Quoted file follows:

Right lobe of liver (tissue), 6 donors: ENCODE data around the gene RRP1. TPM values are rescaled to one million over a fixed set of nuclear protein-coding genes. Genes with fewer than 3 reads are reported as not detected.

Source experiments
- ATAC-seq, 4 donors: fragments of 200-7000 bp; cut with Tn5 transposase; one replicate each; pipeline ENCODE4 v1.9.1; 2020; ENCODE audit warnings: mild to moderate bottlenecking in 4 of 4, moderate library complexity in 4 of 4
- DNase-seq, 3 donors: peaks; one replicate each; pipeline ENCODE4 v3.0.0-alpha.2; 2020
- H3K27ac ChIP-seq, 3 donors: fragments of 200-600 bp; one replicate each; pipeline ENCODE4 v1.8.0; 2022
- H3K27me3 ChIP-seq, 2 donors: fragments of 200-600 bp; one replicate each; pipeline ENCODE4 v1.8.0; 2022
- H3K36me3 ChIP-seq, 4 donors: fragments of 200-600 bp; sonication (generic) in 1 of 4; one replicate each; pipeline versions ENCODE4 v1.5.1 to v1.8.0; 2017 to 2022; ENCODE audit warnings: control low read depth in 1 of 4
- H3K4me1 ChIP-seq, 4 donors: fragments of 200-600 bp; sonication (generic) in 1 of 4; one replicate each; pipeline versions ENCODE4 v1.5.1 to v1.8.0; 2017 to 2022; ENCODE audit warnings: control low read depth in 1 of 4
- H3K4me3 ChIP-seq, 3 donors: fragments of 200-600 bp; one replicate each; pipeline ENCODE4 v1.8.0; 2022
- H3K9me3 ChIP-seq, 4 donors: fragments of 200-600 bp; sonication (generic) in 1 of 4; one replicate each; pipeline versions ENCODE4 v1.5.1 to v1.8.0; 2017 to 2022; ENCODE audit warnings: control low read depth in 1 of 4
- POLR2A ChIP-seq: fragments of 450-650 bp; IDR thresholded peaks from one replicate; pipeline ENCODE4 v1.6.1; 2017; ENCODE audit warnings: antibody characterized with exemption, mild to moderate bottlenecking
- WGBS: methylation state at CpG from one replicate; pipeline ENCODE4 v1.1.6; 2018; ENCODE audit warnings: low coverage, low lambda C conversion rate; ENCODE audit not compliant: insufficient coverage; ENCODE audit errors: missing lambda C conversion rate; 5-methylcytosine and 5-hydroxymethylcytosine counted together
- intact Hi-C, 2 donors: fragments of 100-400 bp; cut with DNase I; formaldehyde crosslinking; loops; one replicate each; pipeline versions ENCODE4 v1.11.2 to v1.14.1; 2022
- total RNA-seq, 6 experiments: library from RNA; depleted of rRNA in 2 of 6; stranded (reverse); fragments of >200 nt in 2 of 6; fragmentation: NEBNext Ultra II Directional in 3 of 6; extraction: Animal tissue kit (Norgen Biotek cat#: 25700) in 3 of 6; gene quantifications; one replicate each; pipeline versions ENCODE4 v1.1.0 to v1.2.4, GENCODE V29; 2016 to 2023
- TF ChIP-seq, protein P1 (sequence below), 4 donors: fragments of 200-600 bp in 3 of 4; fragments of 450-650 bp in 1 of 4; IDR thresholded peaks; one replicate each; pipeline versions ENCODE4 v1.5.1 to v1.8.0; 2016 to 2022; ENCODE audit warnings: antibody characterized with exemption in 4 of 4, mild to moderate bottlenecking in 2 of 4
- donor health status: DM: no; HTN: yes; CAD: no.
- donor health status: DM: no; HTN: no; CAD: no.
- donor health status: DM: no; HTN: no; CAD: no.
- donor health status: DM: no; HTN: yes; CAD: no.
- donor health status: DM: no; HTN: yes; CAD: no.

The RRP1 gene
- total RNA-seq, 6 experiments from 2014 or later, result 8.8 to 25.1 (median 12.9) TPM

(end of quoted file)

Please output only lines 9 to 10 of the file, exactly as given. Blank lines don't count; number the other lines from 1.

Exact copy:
- H3K4me3 ChIP-seq, 3 donors: fragments of 200-600 bp; one replicate each; pipeline ENCODE4 v1.8.0; 2022
- H3K9me3 ChIP-seq, 4 donors: fragments of 200-600 bp; sonication (generic) in 1 of 4; one replicate each; pipeline versions ENCODE4 v1.5.1 to v1.8.0; 2017 to 2022; ENCODE audit warnings: control low read depth in 1 of 4